From zoning to public health, Missoula County frustrated with Legislative agenda

One bill still alive in the Legislature could leave the county vulnerable for trying to implement zoning and subdivision regulations in the peri-urban area. (Missoula Current file photo)

Missoula County on Thursday continued to express dismay over a number of bills still alive in the Legislature, which they say would handicap their ability to address local issues, from building infrastructure to regulating growth and development.

One bill would also undermine the local health department’s ability to regulate vaping. Another would continue to shortchange payments to the county for housing a state inmate, leaving taxpayers to make up the difference.

Chris Lounsbury, the county’s CAO, said it costs the county around $120 a day to house an inmate. But the state has set a reimbursement cap of just $69. Missoula County has sued the state over the issue.

“It contravenes both the contract we have with the state of Montana and does not cover the actual cost of housing an inmate,” said Lounsbury. “It’s almost 50% the state is not picking up and those local costs get passed on to taxpayers.”

The county is also watching HB 632, which addresses funding the American Rescue Plan. The funding parameters haven’t been set, though the state is likely to distribute a portion of the funding to cover such things as infrastructure.

But the bill also includes language that would reduce funding to any city or county by 20% that has in place any Covid regulations that are tighter than the state’s own regulations.

“That’s the bill that currently says that if there are any more restrictive regulations than state health regulations – which the state doesn’t have – then there’s a 20% reduction in eligibility for funding,” Lounsbury said. “We’ll continue to send messages around that for Missoula-based projects we’d like to see. At this point, the way the bill is structured, there are no specific projects that are called out.”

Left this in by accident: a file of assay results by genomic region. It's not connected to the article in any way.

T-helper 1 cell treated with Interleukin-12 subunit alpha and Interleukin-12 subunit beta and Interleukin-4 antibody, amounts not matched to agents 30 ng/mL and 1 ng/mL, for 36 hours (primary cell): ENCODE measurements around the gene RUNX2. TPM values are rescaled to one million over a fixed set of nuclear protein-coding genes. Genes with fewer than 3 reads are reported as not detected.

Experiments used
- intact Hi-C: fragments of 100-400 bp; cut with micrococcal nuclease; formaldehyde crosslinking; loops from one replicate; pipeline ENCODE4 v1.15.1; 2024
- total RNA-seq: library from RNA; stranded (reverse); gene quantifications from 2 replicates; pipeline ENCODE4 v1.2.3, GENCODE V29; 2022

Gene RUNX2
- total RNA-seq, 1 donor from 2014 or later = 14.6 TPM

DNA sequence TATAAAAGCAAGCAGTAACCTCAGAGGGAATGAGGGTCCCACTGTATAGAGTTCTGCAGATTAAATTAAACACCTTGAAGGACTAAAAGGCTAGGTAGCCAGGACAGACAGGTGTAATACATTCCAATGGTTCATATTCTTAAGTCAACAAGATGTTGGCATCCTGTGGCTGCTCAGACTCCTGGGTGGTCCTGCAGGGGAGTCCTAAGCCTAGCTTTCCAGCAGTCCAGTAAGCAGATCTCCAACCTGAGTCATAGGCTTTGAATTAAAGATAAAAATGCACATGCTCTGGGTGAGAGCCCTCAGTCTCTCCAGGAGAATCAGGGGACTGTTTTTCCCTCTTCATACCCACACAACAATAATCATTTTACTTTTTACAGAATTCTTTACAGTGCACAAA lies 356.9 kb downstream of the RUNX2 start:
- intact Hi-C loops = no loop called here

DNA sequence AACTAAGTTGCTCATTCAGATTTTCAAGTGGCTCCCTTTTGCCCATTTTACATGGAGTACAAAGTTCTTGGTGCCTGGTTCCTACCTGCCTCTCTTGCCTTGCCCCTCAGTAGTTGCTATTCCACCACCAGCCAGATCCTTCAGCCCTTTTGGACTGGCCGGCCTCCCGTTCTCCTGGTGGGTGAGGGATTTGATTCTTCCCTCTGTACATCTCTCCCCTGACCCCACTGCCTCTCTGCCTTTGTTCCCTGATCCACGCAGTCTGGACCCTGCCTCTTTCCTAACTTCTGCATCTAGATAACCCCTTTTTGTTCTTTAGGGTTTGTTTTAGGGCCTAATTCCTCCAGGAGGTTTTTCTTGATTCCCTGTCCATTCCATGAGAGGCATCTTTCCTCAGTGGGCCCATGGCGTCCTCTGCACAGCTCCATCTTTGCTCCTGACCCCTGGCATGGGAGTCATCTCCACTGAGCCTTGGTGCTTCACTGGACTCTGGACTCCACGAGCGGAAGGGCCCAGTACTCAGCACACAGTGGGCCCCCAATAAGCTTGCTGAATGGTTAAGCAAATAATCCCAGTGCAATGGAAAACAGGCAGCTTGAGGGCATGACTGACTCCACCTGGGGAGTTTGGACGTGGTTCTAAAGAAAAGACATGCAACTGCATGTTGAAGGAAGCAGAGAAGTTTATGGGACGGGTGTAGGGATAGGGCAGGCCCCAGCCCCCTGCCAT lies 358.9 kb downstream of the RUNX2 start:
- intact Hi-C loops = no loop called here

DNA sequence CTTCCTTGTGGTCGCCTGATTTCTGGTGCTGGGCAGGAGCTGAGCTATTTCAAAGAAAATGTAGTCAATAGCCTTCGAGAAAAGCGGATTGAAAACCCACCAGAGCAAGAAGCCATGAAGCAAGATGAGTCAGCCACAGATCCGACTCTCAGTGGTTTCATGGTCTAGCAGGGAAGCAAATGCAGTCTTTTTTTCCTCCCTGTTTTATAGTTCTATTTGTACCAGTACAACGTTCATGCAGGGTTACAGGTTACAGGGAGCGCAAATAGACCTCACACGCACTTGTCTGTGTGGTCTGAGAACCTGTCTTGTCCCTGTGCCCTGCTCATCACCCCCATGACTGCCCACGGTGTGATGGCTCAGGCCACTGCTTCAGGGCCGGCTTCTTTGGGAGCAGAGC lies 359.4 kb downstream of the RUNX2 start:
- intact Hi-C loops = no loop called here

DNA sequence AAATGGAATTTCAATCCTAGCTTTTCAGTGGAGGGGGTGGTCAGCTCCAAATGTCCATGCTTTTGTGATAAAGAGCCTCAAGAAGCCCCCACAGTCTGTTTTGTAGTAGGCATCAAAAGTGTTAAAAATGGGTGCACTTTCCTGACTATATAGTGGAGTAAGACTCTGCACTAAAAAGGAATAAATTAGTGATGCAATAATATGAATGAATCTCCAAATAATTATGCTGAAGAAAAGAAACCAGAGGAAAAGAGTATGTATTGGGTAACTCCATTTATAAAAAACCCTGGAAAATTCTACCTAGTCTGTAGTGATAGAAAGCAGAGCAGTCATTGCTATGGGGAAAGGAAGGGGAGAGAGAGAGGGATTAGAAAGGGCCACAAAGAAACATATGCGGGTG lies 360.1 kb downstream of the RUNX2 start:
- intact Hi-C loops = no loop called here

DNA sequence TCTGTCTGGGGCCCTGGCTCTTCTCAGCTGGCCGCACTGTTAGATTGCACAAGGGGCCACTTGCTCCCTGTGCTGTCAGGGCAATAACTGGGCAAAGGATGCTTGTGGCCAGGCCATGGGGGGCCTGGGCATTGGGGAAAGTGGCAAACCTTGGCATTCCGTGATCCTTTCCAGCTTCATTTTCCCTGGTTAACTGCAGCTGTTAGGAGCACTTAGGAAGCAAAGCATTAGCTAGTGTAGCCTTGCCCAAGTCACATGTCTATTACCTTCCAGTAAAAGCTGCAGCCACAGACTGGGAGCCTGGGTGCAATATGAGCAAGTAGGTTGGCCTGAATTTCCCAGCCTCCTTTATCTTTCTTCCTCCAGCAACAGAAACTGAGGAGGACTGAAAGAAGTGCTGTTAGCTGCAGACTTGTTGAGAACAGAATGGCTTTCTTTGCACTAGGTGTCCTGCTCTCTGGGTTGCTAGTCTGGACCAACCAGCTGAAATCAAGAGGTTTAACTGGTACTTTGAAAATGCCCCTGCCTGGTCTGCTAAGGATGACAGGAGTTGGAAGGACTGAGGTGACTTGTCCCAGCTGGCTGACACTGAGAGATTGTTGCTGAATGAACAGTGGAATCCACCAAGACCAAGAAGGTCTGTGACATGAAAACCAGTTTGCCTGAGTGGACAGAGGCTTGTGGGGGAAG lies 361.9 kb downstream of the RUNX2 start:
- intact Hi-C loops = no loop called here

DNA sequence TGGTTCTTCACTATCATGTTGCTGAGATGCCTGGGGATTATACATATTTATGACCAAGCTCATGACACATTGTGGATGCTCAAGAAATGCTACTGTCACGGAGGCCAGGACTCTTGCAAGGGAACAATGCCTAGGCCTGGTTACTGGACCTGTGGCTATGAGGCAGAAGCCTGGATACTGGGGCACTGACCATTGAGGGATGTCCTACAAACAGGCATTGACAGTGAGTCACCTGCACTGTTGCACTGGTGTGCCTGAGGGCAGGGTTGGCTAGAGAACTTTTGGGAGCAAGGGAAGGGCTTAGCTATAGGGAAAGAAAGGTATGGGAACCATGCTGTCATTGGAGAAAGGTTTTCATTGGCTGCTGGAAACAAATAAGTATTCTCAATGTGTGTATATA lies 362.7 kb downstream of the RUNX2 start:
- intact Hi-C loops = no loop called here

Missoula County is also lobbying against SB 260, which relates to property interests and transfers. The county believes the bill, if passed, would require local governments to compensate people in the greater urban area for land-use decisions that could potentially devalue another’s property.

“It seems that if this were to pass, it would paralyze us for things on planning in general – zoning and subdivision regulations in the peri-urban area – if someone believed that such an act of planning devalued their property,” said Commissioner Josh Slotnick.

The bill concerns the county given its efforts to guide growth in the Mullan area and other booming areas of the valley. That includes zoning certain areas for certain uses and carving out certain regulations.

But some could argue that such efforts devalue their property.

“We have seen this bill in and gotten information from other states,” said Lounsbury. “The equivalent bill in Oregon, in the short time it was in effect, resulted in a high number of lawsuits with an estimated value of around $20 million in damages. It was quickly repealed shortly after.”